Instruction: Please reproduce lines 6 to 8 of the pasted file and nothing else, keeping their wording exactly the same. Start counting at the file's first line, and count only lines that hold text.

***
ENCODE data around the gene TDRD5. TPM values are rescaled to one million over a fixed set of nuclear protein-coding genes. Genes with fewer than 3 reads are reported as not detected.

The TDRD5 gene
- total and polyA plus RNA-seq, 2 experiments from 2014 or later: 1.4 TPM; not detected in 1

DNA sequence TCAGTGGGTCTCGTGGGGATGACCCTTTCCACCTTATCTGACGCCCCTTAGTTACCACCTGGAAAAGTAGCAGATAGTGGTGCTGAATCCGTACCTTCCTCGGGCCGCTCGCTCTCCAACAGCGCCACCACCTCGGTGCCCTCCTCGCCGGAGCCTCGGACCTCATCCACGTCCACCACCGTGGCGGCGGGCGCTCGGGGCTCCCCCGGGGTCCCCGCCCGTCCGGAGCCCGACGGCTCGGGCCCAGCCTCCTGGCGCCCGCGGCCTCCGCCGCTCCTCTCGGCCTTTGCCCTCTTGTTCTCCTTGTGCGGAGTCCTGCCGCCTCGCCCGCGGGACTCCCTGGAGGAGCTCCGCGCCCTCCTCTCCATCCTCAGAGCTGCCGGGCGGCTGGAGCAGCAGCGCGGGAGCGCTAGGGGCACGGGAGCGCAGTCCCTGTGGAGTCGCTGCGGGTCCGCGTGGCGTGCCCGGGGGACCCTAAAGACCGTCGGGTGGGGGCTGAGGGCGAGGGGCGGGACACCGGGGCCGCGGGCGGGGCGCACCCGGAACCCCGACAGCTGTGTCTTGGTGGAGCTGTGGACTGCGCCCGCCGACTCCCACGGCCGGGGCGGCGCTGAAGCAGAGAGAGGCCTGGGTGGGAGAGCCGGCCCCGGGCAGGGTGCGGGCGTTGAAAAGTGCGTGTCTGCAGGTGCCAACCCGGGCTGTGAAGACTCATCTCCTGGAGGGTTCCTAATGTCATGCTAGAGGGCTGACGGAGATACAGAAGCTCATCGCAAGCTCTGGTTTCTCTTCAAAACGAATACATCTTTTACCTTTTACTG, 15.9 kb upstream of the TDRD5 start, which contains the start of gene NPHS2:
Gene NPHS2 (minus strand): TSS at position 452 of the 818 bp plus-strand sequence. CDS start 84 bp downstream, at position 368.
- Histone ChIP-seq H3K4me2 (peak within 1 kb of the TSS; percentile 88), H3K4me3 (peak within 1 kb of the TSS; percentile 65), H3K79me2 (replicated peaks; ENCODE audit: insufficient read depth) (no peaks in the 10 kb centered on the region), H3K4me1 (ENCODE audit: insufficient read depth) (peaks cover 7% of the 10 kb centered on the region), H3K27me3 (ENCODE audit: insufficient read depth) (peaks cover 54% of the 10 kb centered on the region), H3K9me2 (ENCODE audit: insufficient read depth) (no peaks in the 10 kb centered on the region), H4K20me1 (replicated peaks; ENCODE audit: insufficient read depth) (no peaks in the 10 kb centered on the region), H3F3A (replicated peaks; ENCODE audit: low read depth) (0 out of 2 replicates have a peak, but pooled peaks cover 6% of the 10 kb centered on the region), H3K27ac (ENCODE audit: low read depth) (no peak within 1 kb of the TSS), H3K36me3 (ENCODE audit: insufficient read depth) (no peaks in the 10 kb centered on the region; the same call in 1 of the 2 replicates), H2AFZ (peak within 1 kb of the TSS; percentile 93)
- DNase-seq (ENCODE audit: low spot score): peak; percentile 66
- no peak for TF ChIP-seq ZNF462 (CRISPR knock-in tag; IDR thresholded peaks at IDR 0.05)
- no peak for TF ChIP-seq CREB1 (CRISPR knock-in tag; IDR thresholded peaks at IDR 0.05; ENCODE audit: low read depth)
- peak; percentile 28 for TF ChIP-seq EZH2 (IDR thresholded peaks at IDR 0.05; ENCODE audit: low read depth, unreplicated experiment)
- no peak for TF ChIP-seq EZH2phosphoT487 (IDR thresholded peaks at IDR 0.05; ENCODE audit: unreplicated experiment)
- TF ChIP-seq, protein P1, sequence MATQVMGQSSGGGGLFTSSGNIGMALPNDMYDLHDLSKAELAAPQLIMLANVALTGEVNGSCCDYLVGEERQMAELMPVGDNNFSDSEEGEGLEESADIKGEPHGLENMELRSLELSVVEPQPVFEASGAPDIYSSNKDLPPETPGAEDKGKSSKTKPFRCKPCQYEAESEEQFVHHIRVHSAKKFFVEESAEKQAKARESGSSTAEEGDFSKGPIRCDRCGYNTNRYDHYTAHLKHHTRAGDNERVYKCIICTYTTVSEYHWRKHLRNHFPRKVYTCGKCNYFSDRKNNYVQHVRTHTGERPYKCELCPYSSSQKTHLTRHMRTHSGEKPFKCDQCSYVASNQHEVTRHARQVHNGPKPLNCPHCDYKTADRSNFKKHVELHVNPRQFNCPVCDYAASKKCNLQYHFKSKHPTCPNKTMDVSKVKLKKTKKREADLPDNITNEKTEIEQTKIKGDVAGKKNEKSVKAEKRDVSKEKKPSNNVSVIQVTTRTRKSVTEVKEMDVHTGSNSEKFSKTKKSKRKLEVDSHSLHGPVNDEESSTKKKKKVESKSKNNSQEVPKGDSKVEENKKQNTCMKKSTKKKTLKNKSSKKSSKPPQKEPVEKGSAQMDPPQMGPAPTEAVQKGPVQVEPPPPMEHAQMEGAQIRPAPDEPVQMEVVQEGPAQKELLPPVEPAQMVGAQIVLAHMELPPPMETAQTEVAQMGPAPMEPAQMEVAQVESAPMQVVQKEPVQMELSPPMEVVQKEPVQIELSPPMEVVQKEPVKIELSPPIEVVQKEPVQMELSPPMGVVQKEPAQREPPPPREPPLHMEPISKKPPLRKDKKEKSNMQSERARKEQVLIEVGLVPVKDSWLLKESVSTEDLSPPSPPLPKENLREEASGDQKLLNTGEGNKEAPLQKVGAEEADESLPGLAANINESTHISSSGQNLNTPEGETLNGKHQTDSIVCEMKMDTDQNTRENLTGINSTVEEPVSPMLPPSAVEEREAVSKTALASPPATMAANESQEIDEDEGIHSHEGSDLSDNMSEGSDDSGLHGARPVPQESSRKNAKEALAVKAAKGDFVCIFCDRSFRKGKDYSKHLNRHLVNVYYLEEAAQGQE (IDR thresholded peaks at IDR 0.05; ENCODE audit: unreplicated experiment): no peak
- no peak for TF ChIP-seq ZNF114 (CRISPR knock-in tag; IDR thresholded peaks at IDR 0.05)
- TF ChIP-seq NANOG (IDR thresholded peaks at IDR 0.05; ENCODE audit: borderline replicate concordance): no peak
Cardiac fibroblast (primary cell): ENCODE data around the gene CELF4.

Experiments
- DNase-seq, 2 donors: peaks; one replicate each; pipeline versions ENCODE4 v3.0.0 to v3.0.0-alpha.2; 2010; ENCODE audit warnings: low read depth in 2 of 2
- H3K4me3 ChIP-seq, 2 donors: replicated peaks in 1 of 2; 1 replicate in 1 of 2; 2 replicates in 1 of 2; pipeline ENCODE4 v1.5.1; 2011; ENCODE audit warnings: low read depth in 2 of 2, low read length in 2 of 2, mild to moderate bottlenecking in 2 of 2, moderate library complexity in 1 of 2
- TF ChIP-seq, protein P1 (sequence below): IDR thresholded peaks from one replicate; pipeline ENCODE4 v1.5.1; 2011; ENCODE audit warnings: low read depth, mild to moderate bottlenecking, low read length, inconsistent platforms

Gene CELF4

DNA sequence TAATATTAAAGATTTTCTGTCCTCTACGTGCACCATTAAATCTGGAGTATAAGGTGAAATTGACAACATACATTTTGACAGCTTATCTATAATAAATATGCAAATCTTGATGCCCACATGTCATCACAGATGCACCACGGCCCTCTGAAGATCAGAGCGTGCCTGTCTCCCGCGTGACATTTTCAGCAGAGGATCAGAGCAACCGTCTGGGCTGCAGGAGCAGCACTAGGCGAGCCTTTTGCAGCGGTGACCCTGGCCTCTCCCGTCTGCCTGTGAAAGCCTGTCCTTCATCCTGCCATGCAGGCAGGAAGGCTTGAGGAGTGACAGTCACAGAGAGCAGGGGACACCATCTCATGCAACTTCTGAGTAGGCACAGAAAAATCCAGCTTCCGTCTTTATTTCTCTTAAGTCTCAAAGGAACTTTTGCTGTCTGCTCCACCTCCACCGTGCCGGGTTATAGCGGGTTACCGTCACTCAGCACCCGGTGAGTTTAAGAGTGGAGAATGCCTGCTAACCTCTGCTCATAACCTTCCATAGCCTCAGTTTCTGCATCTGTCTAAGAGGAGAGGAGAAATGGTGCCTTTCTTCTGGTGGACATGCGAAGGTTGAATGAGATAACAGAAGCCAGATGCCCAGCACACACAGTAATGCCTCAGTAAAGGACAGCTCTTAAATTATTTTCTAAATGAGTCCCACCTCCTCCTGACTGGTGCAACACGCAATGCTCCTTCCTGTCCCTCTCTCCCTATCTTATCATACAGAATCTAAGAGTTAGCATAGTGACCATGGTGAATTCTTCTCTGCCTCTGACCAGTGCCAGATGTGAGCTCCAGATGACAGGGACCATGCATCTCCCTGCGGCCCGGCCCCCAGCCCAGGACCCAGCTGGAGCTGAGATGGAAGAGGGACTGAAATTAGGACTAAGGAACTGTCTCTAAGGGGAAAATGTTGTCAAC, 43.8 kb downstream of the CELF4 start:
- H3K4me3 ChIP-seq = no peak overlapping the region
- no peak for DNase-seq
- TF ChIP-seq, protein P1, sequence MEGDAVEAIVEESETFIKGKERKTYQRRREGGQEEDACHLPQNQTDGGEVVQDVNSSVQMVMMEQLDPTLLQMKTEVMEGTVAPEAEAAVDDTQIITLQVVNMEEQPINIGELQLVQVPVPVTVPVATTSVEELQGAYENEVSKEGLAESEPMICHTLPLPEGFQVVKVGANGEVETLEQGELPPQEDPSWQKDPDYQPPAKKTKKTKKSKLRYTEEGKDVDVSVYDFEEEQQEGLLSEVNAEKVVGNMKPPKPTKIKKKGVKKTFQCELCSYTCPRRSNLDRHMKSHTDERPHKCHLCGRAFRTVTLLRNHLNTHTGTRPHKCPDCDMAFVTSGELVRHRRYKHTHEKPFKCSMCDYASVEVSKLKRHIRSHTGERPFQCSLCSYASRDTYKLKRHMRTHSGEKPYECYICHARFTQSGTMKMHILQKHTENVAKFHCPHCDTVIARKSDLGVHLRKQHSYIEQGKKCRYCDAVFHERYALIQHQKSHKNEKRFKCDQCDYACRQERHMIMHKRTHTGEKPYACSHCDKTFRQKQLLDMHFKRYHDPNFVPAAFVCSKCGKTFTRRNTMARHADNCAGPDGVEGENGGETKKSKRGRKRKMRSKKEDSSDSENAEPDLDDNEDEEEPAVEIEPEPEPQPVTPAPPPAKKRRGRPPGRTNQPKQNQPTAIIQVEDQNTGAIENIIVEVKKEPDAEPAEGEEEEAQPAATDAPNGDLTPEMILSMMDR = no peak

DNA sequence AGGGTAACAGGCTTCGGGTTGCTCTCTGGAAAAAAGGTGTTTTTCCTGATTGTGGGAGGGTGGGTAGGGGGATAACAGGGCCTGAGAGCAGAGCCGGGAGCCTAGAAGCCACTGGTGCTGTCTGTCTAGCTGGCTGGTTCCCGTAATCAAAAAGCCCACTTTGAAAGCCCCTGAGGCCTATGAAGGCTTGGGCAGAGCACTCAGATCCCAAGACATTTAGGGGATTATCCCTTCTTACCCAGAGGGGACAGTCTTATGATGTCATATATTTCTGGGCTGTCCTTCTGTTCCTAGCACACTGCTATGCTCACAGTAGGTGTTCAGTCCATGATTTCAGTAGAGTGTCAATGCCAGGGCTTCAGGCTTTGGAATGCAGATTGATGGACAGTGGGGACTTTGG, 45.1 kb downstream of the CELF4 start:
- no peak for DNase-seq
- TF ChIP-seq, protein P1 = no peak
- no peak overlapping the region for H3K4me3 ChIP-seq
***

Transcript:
- Histone ChIP-seq H3K4me2 (peak within 1 kb of the TSS; percentile 88), H3K4me3 (peak within 1 kb of the TSS; percentile 65), H3K79me2 (replicated peaks; ENCODE audit: insufficient read depth) (no peaks in the 10 kb centered on the region), H3K4me1 (ENCODE audit: insufficient read depth) (peaks cover 7% of the 10 kb centered on the region), H3K27me3 (ENCODE audit: insufficient read depth) (peaks cover 54% of the 10 kb centered on the region), H3K9me2 (ENCODE audit: insufficient read depth) (no peaks in the 10 kb centered on the region), H4K20me1 (replicated peaks; ENCODE audit: insufficient read depth) (no peaks in the 10 kb centered on the region), H3F3A (replicated peaks; ENCODE audit: low read depth) (0 out of 2 replicates have a peak, but pooled peaks cover 6% of the 10 kb centered on the region), H3K27ac (ENCODE audit: low read depth) (no peak within 1 kb of the TSS), H3K36me3 (ENCODE audit: insufficient read depth) (no peaks in the 10 kb centered on the region; the same call in 1 of the 2 replicates), H2AFZ (peak within 1 kb of the TSS; percentile 93)
- DNase-seq (ENCODE audit: low spot score): peak; percentile 66
- no peak for TF ChIP-seq ZNF462 (CRISPR knock-in tag; IDR thresholded peaks at IDR 0.05)